Whether you’re a bar crawl pro or the new kid on the block, here are the best ways to plan and prepare for a night of fun in your University City over the bank holiday weekend!


Written by one of our Brand Ambassadors, Erin Bates  



Believe it or not, a lot of planning goes into a bar crawl, especially if you want to make it a night to remember. I’ll be highlighting some of the best-known watering hole routes in the country, but before you throw yourself into the deep end, here are some of my top tips:


📲1. Stay Connected – It’s easy when everyone’s having a good time to get carried away and lose your friends (we’ve all done it!). I’d advise making a group chat on WhatsApp. That way you can post the plan for the night and are able to stay in touch if someone strays away.

🍌2. Eat Beforehand – Set yourself up for success with a great meal to line the stomach. For something quick and easy, try having a meal with eggs, oats or even a banana! Going out on an empty stomach is always a bad idea.

🏃🏻‍♂️3. Pace Yourself – It’s easy to go all in at the first bar but remember not to get ahead of yourself… you have a long way to go.

💧4. Stick to One Type of Drink – Mixing could lead to a quick downfall. Don’t be that person that makes everyone else have to go home early. I’d also advise having a glass of water in-between every alcoholic beverage (it work’s wonders!)





Here are a few crowd favourites…



·      There are an impressive 15 stops on the Otley Run in Leeds, therefore it’s not surprising its suggested you start at 3pm.

·      Starting 5 miles out of the city centre, you’ll journey down Otley Road. Starting at Woodies Ale House in Headingly all the way to a crowd favourite, The Dry Dock, a refurbished ship at the heart of the city. The Box bar is also great for sports inspired snacks on route.

·      Groups often travel in fancy dress! Golfers are popular, along with Cowboys & Indians, Smurfs and many more.



·      Created by students, the idea is that six people tie their legs together, with the seventh on “drinks duty”.

·      The team will usually wear a group costume whilst all being tied at the ankle.

·      The route includes on average fifteen locations, including the infamous BarBar and Bodega, ending at Ocean and Rock City.

·      The best part is that students are encouraged to raise money for charity!



·      One of the most extensive crawls you’ll ever come across. Takes you across all twenty-six London streets from the popular board game, including the stations.

·      The crawl is completed in the same order as on the board, starting at Old Kent Road, heading into the city.

·      It’s suggested to start at 11am to finish at 11pm and to only drink half a pint at each location if you want to reach the end without passing out.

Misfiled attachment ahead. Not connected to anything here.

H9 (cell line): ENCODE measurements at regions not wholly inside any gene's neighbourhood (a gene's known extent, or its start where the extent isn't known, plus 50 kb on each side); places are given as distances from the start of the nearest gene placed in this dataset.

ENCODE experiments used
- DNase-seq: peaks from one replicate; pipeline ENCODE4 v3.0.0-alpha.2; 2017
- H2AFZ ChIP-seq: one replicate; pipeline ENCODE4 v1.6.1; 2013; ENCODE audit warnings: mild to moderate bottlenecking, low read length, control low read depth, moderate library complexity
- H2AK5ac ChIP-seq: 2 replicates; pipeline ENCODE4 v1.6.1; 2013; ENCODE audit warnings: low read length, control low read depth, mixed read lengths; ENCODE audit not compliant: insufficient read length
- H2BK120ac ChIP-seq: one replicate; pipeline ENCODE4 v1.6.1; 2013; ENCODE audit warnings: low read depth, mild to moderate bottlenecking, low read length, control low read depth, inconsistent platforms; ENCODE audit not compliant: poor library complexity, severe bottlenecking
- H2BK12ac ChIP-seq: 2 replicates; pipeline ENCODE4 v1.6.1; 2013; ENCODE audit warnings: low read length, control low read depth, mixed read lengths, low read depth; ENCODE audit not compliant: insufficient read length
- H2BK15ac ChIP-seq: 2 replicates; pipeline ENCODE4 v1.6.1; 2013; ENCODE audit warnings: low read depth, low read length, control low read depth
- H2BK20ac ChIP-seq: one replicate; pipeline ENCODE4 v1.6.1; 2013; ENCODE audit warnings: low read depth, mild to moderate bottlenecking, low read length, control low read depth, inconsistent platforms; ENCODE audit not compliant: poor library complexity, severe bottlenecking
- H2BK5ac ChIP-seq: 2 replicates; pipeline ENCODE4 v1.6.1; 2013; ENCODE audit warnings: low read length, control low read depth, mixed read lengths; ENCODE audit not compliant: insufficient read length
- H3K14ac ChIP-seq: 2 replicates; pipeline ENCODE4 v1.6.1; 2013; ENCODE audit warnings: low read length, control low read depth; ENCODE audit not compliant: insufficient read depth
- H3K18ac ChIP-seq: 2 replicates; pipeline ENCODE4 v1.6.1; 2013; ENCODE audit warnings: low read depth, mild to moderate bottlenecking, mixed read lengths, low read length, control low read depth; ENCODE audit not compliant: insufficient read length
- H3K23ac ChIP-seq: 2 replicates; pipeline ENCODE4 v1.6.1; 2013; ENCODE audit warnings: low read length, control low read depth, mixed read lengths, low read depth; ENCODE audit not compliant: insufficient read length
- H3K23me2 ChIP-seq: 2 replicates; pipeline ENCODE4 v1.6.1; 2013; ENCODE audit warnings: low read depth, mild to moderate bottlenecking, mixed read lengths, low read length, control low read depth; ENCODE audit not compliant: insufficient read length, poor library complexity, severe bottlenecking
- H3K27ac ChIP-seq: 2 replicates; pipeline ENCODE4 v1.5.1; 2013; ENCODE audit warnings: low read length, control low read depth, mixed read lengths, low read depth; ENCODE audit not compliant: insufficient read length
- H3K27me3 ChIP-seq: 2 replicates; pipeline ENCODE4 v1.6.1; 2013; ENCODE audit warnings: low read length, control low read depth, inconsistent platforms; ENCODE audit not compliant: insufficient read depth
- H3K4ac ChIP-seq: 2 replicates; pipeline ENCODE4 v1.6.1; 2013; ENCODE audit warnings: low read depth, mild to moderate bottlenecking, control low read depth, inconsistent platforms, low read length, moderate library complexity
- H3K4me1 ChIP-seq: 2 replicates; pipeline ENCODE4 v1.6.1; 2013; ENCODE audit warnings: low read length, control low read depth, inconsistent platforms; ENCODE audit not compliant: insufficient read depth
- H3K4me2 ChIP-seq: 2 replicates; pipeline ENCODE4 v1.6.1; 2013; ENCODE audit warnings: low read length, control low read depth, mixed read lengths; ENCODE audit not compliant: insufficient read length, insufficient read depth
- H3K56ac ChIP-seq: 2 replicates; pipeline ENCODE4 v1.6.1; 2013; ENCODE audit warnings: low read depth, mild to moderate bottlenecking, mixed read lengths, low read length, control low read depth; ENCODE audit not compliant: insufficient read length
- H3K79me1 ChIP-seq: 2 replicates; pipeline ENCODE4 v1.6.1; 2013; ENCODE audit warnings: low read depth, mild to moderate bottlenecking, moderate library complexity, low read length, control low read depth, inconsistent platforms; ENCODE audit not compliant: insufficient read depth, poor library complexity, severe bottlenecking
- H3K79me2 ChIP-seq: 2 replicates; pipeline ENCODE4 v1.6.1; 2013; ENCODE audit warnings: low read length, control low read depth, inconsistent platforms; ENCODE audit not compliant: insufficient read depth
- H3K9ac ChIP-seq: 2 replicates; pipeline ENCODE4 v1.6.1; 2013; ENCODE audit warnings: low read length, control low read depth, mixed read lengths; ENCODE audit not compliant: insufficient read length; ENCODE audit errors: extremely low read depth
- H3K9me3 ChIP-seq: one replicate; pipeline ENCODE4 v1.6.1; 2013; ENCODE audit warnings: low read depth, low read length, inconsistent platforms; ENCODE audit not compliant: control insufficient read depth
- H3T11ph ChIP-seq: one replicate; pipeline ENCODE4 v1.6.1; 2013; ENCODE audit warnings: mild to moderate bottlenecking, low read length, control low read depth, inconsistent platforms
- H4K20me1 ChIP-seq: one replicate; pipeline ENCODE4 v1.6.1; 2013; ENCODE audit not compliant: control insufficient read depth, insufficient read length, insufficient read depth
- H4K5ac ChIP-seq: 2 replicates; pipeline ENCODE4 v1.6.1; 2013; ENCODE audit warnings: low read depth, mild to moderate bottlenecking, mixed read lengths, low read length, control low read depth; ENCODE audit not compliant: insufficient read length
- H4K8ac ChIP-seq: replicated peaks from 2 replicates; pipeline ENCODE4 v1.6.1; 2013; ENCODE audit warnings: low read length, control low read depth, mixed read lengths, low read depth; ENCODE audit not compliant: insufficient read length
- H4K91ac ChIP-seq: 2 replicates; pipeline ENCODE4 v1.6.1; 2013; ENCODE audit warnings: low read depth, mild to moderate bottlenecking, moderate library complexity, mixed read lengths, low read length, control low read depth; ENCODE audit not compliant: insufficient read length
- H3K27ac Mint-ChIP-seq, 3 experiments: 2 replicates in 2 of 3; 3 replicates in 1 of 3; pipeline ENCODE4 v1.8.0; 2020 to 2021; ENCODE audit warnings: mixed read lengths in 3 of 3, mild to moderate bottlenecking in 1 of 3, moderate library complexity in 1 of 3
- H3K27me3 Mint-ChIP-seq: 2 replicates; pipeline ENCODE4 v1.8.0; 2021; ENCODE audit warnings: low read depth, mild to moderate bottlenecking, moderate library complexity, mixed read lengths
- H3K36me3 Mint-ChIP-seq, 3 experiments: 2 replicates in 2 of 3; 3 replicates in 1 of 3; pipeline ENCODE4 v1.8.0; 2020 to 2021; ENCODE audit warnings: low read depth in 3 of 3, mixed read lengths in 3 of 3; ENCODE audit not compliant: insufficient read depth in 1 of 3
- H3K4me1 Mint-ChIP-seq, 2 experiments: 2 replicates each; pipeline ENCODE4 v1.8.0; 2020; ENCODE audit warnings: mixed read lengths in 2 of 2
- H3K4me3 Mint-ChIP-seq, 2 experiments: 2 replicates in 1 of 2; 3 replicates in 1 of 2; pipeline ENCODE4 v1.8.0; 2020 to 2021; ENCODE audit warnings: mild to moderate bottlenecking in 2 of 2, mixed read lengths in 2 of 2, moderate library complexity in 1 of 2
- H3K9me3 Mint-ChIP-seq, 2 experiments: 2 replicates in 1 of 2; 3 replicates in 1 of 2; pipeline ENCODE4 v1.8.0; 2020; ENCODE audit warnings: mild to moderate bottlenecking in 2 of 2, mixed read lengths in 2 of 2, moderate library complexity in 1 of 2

·      Hotspots include Ye Olde Cheshire Cheese on Fleet Street, a favourite of Charles Dickens, and Mayfair’s Ye Grapes.



·      Following the subway map under Glasgow city centre, crawlers get off at each one of the fifteen stops and grab a drink at the nearest pub.

·      *Top Tip* make sure to buy an all-day ticket so you don’t end up spending a fortune on travelling around!

·      A few options to stop off at include Jackson’s Bar, Pot Still and Stereo.



·      Cambridge hosts a bi-annual crawl starting at the King Street Run – hence the name.

·      The route originated in the 50s, was banned in the 60s, and revived in the 80s. Crawlers have the opportunity to do four or eight pubs, depending on the mood.

·      Other stops along the way include The King’s Arms and Cambridge Brew House.



·      Pub Crawlers walk two miles down Mumbles Road, enjoying the nine pubs at a relaxed pace.

·      Starting at The White Rose, other favourites include the Village Inn or the William Hancock.

·      Although the Mumbles Mile may not be as well-known or popular as it once was due to a lot of the venues closing, it’s still a great option for beginners who don’t want to throw themselves into the deep end.



·      The Backpacker Pub Crawl was started by a group of backpackers in 2001 who were desperate to see beyond the tourist hotspots Dublin has to offer.

·      The concept has now spread across Europe into countries such as Budapest and Berlin.

·      Perhaps more commercialised than the other routes mentioned, as the most popular way to enjoy the route is via a tour group, however this can reap benefits such as discounts, free entry, and extra shots – always a bonus!

·      Beginning at the Norseman Pub in the city centre, you’ll meet your tour guides and the rest of your team.



·      This route will take you across Manchester to some of the best locations in the city, including a few typical “older gentleman” pubs.

·      The route designed to give crawlers an insight into what Manchester has to offer.

·      Includes: The Marble Arch, The Angel Pub, The Smithfield Tavern, The Crown and Kettle, The Wheatsheaf, The Millstone and many more.



That’s it! You’re all set for a day/night of fun and laughs with some good friends, and hopefully a few new along the way!


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